These factors underscore the vital importance of physical office spaces. The training, idea-sharing and relationship-building that happens so organically – and often spontaneously – in a workplace setting is difficult to replicate via video feeds and phone calls. The fact that most organizations are opting for a widespread return to office or a hybrid approach rather than a fully remote model further validates the importance of in-person interaction to business success. While the office of the future may not exactly resemble the spaces many workers departed in March 2020, the role of a physical workplace as a facilitator of productivity, collaboration, innovation, and culture will ensure its resiliency long into the future.
Of note, even at companies where a hybrid approach is emerging, the total number of employees in the office at any one time may be fewer, but the space allocated for each individual may actually increase to allow for social distancing and to enhance other wellness criteria. This shift reverses a long-term trend of office densification and is likely to offset potential decreases in office demand among employers adopting a hybrid model of work.
Yet, even with the office remaining a critical element of the future of work landscape, the pandemic has shown that certain markets and tenants will naturally be bigger utilizers of office than others. In particular, technology, life sciences and other emerging industry tenants that demand in person collaboration to catalyze innovation or facilitate their day-to-day work have shown resilient if not growing appetite for office space.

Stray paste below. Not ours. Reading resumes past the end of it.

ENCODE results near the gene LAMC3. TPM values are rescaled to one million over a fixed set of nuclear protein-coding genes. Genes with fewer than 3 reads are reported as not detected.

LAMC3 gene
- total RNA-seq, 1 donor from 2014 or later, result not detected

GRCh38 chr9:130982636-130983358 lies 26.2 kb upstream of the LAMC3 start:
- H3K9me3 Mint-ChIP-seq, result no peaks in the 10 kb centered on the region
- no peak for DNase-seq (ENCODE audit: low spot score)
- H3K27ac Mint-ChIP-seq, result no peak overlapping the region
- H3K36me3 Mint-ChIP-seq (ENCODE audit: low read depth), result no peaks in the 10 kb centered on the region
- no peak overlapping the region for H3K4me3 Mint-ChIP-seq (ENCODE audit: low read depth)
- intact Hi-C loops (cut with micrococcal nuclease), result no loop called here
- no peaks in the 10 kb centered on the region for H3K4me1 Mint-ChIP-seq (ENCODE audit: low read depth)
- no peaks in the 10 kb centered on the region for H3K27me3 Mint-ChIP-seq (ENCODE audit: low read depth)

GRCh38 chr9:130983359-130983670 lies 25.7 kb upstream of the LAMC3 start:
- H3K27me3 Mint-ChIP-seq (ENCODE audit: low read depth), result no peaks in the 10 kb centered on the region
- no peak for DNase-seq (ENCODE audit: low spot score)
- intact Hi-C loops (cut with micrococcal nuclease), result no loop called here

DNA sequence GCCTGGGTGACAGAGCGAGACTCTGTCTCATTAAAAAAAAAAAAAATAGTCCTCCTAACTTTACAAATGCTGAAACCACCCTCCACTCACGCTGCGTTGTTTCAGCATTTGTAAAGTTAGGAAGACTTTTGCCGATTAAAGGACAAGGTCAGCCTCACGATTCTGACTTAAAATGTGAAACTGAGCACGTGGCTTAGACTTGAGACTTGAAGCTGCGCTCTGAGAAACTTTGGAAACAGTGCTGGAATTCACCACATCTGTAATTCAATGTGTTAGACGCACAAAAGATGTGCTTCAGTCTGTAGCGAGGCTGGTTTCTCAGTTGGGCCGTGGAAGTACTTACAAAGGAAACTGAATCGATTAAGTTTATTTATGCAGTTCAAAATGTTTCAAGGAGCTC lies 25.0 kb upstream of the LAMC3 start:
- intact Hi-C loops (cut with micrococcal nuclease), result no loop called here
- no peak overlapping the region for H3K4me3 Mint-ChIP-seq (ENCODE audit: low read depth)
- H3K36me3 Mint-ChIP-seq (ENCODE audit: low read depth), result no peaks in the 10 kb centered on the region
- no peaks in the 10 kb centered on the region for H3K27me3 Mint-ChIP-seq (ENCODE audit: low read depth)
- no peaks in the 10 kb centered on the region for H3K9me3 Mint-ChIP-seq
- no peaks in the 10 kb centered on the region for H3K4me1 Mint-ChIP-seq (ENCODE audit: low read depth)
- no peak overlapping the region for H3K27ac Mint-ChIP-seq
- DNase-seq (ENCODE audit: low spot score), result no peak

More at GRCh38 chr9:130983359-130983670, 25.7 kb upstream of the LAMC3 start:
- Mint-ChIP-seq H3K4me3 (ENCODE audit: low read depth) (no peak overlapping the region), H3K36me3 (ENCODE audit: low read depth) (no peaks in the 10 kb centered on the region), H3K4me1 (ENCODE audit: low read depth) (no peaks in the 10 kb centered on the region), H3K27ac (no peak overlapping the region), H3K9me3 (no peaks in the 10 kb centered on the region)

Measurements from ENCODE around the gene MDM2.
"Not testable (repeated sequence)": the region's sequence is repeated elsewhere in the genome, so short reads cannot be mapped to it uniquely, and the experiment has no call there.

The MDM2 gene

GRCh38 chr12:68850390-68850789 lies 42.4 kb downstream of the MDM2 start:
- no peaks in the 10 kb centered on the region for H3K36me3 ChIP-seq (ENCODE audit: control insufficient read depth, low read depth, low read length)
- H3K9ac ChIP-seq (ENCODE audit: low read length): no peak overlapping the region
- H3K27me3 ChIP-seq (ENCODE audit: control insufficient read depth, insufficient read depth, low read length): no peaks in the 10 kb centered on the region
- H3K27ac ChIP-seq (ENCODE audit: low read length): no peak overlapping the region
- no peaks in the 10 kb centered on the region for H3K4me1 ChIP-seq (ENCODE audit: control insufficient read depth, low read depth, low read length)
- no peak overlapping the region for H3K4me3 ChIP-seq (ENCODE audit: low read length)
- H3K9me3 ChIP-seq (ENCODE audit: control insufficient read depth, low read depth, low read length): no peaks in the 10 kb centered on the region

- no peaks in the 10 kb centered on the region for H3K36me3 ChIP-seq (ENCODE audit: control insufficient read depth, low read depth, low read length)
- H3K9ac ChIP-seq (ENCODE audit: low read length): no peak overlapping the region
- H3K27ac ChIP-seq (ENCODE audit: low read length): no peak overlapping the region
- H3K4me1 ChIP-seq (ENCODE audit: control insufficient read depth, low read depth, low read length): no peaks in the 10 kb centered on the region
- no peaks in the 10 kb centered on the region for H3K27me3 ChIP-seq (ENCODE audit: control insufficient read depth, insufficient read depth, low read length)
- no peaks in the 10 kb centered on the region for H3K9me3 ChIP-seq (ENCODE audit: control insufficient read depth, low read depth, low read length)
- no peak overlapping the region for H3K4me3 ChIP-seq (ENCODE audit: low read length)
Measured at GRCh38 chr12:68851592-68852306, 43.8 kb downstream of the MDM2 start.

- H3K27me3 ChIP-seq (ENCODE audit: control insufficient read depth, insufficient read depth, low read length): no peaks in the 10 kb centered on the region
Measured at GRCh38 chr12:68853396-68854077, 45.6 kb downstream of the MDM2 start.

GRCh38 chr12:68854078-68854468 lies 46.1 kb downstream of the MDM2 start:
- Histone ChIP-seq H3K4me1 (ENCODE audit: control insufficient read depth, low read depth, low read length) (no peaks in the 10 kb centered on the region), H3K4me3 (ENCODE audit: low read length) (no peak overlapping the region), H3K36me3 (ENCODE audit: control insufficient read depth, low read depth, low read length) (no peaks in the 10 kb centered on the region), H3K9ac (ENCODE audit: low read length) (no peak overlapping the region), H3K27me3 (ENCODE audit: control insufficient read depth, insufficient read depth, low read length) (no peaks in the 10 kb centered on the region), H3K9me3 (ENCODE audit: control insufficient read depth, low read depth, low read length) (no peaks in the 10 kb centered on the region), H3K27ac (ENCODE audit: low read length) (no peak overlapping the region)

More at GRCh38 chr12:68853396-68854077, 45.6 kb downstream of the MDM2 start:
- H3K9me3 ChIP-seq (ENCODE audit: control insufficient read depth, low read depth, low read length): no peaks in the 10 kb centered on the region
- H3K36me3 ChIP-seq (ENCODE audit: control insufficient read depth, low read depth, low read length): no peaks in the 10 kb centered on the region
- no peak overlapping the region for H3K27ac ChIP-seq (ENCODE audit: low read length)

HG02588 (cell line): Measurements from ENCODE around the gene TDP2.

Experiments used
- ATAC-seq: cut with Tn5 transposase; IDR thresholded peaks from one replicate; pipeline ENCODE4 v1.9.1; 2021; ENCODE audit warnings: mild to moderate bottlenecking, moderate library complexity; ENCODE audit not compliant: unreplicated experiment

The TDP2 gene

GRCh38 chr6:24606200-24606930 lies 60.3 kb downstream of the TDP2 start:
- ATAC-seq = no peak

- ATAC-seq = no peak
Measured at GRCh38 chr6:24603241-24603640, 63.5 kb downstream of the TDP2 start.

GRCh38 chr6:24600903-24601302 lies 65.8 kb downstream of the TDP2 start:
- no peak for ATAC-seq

Just this month, Google announced plans to invest $9.5 billion in US offices and data centers this year, citing their campuses as enablers of, “better products, a greater quality of life for our employees, and stronger communities.” And vacancy rates for lab space in cities such as Boston, New York and San Francisco are hovering as low as 1-3%. Growing global markets like Ireland have also demonstrated strong office market fundamentals, with Dublin’s position as a top global technology city driving strong demand for office space from across the tech spectrum.